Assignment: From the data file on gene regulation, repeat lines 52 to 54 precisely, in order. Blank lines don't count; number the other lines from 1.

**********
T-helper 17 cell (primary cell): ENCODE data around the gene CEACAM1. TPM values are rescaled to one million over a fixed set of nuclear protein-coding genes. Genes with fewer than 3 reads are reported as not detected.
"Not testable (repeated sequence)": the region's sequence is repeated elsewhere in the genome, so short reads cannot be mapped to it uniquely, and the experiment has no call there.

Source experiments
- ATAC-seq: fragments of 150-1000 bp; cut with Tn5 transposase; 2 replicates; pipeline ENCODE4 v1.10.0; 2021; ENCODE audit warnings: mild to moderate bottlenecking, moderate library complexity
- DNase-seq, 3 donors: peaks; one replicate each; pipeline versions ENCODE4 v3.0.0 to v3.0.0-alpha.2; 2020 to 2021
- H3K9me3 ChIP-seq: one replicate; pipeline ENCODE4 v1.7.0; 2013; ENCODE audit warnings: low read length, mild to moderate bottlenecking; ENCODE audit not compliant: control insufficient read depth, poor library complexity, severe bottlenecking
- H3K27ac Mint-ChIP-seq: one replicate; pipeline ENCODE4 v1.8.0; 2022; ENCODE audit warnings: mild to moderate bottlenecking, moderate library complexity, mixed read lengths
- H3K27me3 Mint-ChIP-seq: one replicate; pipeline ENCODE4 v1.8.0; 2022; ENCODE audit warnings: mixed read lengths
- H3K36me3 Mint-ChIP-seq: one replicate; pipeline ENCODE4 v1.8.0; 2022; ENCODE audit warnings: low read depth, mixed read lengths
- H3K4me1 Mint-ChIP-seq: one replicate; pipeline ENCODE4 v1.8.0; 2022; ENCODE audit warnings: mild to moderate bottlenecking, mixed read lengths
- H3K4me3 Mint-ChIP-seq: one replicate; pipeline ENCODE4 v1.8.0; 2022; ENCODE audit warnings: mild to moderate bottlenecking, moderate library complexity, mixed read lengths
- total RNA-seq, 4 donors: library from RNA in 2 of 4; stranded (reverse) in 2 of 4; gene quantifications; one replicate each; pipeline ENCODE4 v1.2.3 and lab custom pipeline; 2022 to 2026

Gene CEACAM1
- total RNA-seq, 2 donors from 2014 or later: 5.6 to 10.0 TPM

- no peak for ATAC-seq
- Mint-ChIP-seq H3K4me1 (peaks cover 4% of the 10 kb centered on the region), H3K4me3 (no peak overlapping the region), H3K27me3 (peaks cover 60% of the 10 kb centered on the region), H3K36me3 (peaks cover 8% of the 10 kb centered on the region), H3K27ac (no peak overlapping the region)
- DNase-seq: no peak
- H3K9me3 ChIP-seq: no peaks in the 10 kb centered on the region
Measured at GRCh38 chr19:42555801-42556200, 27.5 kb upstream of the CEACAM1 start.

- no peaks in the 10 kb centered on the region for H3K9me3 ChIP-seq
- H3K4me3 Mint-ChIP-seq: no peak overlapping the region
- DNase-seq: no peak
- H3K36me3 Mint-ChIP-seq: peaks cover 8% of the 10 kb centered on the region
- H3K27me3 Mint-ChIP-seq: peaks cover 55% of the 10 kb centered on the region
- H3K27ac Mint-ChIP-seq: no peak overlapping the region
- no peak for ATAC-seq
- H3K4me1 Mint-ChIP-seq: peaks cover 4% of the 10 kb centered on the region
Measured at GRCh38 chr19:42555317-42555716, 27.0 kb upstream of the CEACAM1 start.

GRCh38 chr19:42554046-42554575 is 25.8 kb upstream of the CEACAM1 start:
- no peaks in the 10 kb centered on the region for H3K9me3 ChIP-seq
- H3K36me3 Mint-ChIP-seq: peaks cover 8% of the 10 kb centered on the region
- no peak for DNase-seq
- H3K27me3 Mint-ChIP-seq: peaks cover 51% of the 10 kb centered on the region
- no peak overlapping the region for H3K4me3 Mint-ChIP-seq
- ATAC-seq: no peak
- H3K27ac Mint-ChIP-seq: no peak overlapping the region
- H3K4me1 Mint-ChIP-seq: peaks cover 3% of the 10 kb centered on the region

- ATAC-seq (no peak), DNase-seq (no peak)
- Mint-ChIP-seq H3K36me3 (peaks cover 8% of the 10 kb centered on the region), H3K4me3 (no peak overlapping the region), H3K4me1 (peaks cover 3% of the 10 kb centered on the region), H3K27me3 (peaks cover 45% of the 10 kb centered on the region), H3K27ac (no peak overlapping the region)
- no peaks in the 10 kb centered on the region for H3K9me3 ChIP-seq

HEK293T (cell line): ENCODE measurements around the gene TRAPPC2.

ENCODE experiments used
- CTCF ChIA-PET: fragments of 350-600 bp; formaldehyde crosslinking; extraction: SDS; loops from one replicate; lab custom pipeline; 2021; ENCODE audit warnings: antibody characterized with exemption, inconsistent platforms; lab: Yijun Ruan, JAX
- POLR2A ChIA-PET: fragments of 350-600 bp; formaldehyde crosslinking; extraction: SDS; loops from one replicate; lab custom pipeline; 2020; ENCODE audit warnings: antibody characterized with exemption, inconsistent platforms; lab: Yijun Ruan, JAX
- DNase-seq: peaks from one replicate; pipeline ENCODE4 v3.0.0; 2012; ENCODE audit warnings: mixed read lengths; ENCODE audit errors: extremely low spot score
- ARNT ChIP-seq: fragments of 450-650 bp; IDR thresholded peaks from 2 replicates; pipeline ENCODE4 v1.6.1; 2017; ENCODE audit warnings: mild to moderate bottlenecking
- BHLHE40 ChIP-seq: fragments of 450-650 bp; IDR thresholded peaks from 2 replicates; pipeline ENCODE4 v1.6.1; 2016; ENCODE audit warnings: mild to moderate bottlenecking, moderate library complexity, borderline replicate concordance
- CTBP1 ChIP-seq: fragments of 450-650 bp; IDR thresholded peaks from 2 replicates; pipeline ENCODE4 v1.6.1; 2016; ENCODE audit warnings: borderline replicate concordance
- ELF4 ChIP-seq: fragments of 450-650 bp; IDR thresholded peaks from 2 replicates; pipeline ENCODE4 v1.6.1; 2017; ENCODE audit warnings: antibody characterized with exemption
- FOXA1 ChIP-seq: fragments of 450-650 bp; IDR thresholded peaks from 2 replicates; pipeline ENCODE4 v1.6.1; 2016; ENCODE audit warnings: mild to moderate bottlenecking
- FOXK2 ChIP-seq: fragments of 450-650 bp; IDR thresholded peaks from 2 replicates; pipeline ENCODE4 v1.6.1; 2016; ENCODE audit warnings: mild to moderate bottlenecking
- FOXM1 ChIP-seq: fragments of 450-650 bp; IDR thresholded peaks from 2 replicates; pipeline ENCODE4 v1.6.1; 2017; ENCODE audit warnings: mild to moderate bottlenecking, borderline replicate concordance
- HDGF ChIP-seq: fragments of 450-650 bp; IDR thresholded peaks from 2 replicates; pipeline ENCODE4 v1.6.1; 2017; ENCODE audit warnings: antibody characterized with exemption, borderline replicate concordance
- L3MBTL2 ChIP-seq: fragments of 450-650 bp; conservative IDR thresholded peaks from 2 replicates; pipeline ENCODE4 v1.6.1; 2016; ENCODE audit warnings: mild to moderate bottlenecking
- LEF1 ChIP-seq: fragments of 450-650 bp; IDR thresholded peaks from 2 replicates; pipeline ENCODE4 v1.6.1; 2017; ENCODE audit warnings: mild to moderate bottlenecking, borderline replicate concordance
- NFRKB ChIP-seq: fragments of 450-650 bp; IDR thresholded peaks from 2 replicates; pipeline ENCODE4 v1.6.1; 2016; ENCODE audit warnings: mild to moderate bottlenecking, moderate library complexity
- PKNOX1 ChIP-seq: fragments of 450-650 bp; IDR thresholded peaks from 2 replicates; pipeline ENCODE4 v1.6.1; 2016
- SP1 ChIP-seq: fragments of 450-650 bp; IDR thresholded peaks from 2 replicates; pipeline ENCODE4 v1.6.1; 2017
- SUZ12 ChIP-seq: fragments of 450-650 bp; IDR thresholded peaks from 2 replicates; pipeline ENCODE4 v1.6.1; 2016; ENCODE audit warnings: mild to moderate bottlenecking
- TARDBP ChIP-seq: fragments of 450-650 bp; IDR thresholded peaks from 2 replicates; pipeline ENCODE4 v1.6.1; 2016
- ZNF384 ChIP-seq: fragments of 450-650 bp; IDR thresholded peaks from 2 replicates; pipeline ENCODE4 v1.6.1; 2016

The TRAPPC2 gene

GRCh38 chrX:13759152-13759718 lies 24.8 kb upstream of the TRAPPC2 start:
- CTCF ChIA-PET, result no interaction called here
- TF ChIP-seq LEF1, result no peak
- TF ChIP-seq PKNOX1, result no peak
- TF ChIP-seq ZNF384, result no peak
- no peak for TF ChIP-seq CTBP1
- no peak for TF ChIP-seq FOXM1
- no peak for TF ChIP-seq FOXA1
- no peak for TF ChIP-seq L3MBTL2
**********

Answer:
- FOXM1 ChIP-seq: fragments of 450-650 bp; IDR thresholded peaks from 2 replicates; pipeline ENCODE4 v1.6.1; 2017; ENCODE audit warnings: mild to moderate bottlenecking, borderline replicate concordance
- HDGF ChIP-seq: fragments of 450-650 bp; IDR thresholded peaks from 2 replicates; pipeline ENCODE4 v1.6.1; 2017; ENCODE audit warnings: antibody characterized with exemption, borderline replicate concordance
- L3MBTL2 ChIP-seq: fragments of 450-650 bp; conservative IDR thresholded peaks from 2 replicates; pipeline ENCODE4 v1.6.1; 2016; ENCODE audit warnings: mild to moderate bottlenecking